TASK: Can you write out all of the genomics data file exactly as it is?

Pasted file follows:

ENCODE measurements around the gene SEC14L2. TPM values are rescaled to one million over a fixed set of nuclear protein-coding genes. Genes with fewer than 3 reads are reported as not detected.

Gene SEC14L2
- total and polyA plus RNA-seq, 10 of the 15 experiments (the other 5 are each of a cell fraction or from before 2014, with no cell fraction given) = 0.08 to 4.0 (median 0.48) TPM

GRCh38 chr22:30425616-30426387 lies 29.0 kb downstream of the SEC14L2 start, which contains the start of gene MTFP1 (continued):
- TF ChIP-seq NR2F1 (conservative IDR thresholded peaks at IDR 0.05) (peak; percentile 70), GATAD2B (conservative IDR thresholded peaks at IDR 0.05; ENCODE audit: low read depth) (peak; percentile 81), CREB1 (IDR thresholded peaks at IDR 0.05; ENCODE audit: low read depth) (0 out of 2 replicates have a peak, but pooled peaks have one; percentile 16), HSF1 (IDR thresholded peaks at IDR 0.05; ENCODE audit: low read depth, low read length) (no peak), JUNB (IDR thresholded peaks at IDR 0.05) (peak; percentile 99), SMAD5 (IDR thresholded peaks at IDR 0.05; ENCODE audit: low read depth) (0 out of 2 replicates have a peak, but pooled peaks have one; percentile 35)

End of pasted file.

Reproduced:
ENCODE measurements around the gene SEC14L2. TPM values are rescaled to one million over a fixed set of nuclear protein-coding genes. Genes with fewer than 3 reads are reported as not detected.

Gene SEC14L2
- total and polyA plus RNA-seq, 10 of the 15 experiments (the other 5 are each of a cell fraction or from before 2014, with no cell fraction given) = 0.08 to 4.0 (median 0.48) TPM

GRCh38 chr22:30425616-30426387 lies 29.0 kb downstream of the SEC14L2 start, which contains the start of gene MTFP1 (continued):
- TF ChIP-seq NR2F1 (conservative IDR thresholded peaks at IDR 0.05) (peak; percentile 70), GATAD2B (conservative IDR thresholded peaks at IDR 0.05; ENCODE audit: low read depth) (peak; percentile 81), CREB1 (IDR thresholded peaks at IDR 0.05; ENCODE audit: low read depth) (0 out of 2 replicates have a peak, but pooled peaks have one; percentile 16), HSF1 (IDR thresholded peaks at IDR 0.05; ENCODE audit: low read depth, low read length) (no peak), JUNB (IDR thresholded peaks at IDR 0.05) (peak; percentile 99), SMAD5 (IDR thresholded peaks at IDR 0.05; ENCODE audit: low read depth) (0 out of 2 replicates have a peak, but pooled peaks have one; percentile 35)